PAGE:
I’m not the fastest or the fittest, or even halfway there, but I like moving, getting out of my comfort zone, trying out different sports, and I’m certainly not afraid of being the last in a race. Joining a triathlon has been on my secret bucket list but due to the sheer nature of it, I didn’t think that I could actually take it seriously until last week. Yes, last week when a friend who had done the race twice, sat me down and convinced me that it wasn’t all that bad, and that I could and should most definitely try the Sprint category at the PD International Triathlon when I’m ready.
That talk brewed some serious thoughts. Two days later, I hear about the mishaps at the PD Triathlon where Malaysian triathlete Tharm Wei Wong and another participant from Hong Kong, Jeffrey Yuen had died during the swim leg. Now, that leaves me with this: should I be concerned? Should you be concerned if you were considering signing up for a triathlon, just like me?
Sure, the sport isn’t for everyone due to its physically and mentally demanding nature in an uncontrolled environment – at least in the open waters swimming segment. A study by the Minneapolis Heart Institute Foundation in Minnesota found that:
- Deaths and cardiac arrests during a triathlon are not rare events, and the incidence was about 1.7 per 100,000 people.
- Most deaths and cardiac arrests occurred in men who were middle-age and older, and first-time participants.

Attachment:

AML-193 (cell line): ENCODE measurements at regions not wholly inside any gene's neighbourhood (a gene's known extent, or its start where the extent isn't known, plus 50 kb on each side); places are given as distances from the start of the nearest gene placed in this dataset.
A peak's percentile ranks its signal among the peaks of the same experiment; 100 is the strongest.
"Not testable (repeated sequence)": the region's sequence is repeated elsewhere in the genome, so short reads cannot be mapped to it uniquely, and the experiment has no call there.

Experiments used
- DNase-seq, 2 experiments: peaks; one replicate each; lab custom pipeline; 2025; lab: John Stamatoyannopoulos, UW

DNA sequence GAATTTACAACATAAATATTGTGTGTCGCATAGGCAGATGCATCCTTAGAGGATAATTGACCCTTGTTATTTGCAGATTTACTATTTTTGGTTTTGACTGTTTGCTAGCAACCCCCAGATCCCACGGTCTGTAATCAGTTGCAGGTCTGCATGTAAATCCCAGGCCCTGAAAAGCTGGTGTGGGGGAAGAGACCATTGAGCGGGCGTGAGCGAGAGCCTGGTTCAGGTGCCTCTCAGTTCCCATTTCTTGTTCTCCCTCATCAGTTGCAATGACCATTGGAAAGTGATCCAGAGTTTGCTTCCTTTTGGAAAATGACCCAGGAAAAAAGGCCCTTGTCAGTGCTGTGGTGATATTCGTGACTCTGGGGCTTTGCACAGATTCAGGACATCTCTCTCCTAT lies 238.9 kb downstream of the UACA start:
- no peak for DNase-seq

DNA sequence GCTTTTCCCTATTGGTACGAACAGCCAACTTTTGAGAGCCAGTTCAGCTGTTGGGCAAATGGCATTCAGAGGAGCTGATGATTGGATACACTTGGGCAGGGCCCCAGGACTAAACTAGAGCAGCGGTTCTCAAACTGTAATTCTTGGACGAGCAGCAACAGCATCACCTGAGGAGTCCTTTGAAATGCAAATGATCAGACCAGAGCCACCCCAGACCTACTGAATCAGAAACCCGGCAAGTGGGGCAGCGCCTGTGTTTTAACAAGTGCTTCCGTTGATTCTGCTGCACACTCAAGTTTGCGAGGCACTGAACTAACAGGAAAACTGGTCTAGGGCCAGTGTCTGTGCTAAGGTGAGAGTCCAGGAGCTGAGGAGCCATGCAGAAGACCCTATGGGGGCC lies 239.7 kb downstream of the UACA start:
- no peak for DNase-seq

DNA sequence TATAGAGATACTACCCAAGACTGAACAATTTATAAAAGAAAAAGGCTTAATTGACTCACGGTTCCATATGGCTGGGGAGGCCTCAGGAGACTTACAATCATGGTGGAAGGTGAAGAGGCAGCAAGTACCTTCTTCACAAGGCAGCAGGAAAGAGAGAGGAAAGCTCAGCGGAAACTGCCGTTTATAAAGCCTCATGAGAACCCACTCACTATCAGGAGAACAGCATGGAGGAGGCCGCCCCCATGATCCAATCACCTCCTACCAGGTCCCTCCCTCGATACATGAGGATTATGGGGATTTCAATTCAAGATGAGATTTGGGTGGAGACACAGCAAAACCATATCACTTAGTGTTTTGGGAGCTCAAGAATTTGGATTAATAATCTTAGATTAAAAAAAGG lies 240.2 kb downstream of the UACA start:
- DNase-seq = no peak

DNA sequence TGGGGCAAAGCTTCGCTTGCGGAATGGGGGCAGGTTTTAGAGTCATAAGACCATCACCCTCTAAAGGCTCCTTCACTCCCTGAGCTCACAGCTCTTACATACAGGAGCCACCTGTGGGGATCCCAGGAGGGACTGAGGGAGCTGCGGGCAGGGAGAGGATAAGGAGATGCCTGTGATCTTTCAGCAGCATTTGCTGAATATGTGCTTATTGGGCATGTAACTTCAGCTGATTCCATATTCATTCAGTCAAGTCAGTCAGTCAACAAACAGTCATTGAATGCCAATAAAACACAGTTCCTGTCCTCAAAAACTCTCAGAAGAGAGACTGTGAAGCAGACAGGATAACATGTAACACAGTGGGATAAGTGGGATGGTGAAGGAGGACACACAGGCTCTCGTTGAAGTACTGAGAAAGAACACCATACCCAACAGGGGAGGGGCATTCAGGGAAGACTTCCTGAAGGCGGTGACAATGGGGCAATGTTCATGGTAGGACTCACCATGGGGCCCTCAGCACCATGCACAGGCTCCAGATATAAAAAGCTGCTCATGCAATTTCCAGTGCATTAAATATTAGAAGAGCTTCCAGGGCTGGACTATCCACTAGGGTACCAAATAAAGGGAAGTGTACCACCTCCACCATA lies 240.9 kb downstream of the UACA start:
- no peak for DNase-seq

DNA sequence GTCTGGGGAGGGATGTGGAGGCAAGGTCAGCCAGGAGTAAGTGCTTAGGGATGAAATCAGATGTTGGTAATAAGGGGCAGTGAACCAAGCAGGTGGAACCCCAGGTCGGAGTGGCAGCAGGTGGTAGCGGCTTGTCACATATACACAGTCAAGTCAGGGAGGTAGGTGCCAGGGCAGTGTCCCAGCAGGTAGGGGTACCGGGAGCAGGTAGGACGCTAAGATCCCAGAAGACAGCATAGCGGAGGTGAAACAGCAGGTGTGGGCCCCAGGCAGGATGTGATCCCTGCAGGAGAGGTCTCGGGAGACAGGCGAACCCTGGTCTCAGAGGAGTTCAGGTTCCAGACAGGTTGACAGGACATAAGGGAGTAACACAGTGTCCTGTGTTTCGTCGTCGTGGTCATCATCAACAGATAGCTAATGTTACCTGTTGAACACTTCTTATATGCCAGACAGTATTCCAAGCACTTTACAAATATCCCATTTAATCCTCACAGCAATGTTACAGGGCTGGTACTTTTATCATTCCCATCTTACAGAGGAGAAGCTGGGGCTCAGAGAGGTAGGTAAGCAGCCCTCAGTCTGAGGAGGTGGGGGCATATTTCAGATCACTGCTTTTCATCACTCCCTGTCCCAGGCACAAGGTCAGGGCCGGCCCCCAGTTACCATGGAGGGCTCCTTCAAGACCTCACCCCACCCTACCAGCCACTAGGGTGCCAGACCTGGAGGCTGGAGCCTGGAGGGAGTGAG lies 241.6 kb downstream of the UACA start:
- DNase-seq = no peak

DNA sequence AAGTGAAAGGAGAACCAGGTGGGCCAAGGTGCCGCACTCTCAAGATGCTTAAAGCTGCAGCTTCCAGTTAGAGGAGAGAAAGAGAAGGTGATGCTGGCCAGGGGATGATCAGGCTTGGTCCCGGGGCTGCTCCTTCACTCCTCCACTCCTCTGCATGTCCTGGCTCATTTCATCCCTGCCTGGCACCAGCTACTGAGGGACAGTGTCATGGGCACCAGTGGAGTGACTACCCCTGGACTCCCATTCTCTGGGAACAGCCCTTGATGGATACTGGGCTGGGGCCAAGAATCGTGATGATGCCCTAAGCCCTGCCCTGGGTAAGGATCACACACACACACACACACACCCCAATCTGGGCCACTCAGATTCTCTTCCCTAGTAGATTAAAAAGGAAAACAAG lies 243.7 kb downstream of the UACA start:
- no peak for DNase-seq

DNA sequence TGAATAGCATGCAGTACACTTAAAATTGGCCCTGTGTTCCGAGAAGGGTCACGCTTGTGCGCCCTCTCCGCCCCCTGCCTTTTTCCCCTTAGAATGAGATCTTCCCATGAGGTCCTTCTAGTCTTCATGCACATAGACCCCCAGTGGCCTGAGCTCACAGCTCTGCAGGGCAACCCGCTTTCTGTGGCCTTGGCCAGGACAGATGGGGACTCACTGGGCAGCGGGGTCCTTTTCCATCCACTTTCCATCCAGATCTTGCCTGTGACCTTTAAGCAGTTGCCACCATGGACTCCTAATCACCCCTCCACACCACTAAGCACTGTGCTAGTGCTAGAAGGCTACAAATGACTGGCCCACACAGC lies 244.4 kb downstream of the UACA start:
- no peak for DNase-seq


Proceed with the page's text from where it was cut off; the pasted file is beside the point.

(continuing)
- Men had a significantly higher risk than women.
- Most sudden deaths in triathletes happened during the swim segment.
- Underlying heart disease or a heart abnormality was present in an unexpected proportion of the people who died.
The data is from about 9 million triathlon participants over a 31-year period. Researchers found a total of 135 sudden deaths, resuscitated cardiac arrests, and trauma-related deaths stemming from collisions during an event. Fifteen trauma-related deaths occurred during the bike segment.
Of the 135 deaths, 107 were sudden deaths and 13 were race-related cardiac arrests in persons who survived because of timely cardiopulmonary resuscitation and defibrillation. (Reference: health.clevelandclinic.org)
Although, at this point, there aren’t any official report to explain the cause of the mishaps, we have spoken to some local triathletes on their thoughts about the sport. In this article, the athletes speak about safety, and why it means everything in this sport. Is a dangerous sport? How can you stay safe?